In a faltering music industry, we also have to examine the ethics of a common practice that many in the music community participate in: pirating. Even a dated 2007 report states that global music piracy causes $12.5 billion of economic losses every year, 71,060 U.S. jobs lost, a loss of $2.7 billion in workers’ earnings, and a loss of $422 million in tax revenues, $291 million in personal income tax, and $131 million in lost corporate income and production taxes (via). Couple this with the exponential growth of the internet and the figures above, recent years could only produce equal, if not greater figures.
The promoter spoke to and took ownership of this problem, saying, “If people weren’t pirating music, it wouldn’t come to this. That is literally step one in this entire situation. As a consumer, I know I’m part of the problem that led to the situation I know deal with as a promoter, but the young generation just feels entitled.”
Alternative solutions were discussed, but each one demands some sort of a sacrifice from members of the music syndicate. We discussed artists working on more of a commission on the back-end (“The band makes X amount of dollars, and then they make 40% of revenue after the concert promoter gets to their break-even point. Every promoter wishes musicians were more accepting of that fee structure. But band’s know, increasingly, because they’re not making money anywhere else, relative to how it was 20 years ago, they need more money up front.”), paperless ticketing (“Paperless tickets — that concertgoer isn’t going to buy six tickets the day of the show if he can’t sell them later at equal to or less than face-value in case something happens. It gives someone a new reason not to buy a ticket.”), and dynamic ticket pricing (“the more price points the ticketing agency has on the supply and demand curve, the more total revenue you’ll bring in the door”).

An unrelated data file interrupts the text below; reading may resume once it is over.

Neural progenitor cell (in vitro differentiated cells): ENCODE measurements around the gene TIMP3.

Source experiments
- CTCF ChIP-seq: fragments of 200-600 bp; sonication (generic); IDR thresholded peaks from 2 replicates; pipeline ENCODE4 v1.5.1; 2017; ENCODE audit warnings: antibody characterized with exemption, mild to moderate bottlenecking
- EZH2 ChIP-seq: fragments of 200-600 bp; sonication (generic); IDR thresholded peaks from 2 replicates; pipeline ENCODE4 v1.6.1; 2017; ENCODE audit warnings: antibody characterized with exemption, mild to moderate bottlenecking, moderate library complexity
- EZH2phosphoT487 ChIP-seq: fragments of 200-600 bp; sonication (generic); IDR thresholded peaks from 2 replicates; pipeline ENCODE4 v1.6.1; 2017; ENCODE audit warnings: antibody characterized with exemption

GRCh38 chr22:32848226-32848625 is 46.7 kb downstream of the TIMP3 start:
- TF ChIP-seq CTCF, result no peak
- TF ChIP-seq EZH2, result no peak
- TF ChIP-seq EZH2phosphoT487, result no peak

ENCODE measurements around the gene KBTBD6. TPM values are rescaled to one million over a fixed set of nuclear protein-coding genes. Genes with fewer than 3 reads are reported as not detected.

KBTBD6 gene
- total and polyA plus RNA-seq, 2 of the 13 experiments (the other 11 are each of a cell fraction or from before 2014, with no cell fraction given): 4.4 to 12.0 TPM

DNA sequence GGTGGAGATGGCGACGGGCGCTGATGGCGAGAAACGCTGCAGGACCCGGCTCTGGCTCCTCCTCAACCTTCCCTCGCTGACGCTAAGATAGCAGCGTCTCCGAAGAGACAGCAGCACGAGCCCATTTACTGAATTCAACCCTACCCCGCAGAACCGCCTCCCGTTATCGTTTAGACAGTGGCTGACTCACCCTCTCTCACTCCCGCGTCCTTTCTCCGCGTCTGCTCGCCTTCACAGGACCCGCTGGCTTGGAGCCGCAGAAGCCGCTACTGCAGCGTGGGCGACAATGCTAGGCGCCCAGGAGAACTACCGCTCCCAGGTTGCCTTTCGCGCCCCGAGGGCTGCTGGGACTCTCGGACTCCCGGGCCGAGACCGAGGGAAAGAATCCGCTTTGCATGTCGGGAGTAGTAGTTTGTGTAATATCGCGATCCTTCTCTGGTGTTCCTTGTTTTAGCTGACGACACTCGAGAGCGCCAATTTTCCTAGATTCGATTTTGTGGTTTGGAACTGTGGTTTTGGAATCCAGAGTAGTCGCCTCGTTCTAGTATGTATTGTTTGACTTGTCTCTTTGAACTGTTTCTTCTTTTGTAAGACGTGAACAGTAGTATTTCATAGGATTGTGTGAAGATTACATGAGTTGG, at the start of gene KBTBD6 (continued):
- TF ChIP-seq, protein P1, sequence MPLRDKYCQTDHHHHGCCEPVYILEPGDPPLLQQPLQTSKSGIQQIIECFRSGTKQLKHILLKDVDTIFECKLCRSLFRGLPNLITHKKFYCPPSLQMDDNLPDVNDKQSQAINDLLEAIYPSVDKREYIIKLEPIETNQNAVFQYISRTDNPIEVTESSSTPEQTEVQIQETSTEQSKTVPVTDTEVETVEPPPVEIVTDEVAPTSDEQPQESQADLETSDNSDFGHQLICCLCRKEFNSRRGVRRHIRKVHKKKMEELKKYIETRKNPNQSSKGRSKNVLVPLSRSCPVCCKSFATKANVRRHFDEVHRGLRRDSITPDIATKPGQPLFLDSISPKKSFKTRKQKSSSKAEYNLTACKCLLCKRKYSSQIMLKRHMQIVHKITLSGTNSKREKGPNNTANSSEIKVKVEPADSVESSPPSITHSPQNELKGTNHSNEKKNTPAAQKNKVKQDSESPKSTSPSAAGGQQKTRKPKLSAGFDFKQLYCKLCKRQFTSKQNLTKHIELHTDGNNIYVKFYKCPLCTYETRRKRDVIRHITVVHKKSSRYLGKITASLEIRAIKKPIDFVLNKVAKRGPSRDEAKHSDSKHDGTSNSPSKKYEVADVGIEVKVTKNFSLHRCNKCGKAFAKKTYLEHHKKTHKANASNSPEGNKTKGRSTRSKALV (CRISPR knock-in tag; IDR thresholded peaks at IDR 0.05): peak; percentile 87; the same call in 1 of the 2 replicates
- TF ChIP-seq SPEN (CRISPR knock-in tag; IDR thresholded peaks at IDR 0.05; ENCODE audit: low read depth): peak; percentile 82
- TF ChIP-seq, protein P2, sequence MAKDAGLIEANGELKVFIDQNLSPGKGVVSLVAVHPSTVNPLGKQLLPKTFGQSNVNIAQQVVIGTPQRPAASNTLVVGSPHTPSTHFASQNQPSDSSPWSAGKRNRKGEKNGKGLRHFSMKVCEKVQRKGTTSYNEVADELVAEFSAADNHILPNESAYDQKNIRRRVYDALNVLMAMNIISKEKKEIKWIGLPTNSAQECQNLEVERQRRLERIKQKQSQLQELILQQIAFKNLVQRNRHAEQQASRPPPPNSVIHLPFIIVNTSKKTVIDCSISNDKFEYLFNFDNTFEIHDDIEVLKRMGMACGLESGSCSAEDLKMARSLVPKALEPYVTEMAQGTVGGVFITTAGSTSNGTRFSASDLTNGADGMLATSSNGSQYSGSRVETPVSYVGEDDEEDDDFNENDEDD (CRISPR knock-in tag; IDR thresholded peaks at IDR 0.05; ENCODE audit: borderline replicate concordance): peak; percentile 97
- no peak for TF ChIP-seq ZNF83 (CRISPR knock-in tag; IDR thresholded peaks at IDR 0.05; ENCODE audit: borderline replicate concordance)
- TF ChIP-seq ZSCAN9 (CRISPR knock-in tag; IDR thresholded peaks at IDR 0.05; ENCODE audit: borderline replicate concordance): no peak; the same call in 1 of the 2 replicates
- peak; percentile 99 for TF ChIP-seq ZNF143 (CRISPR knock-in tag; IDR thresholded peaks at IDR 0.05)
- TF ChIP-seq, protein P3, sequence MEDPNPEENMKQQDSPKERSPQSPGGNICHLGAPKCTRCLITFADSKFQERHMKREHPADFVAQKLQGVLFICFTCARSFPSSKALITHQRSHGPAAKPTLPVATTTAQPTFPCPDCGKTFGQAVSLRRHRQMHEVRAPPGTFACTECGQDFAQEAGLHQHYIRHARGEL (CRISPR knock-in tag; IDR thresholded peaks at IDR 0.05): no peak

The graph above is one side of the equation, and over the last decade, the ethically elastic music community has somehow balanced it. Each stone cast from a fan to a band, from a promoter to a venue, from an agent to the record label only bruises the community and continues to balance the steady decline of this industry. If the music community ever wants to reverse the trends of this grab, it will take a much more united front then the one it exists on today. Indeed, ethics should be the guiding force in our actions, and that goes for the entire suffering community — piraters on up.
So what was supposed to be the swan song celebration of a band ending its tenure as one of the most influential acts of the past decade digressed into a mud-flinging, price gauging, profiteering mess. The Bowery Presents and LCD Soundsystem’s management were reached for comment, but did not respond to our request. As one friend intimated to me, we’ll never know what went down unless the wrong person gets drunk and tells the right person.
But, if Lefsetz is correct in his theory, is it any wonder why The Bowery Presents would have allocated tickets to someone other than fans for a perceived sellout and a possible bump in capital? The promoter weighed in: “Ticketmaster, with the most sophisticated economic system that exists in the world, did it on purpose. That says something. That means it’s beneficial to the model. Everybody needs to do it — the industry is hurting.”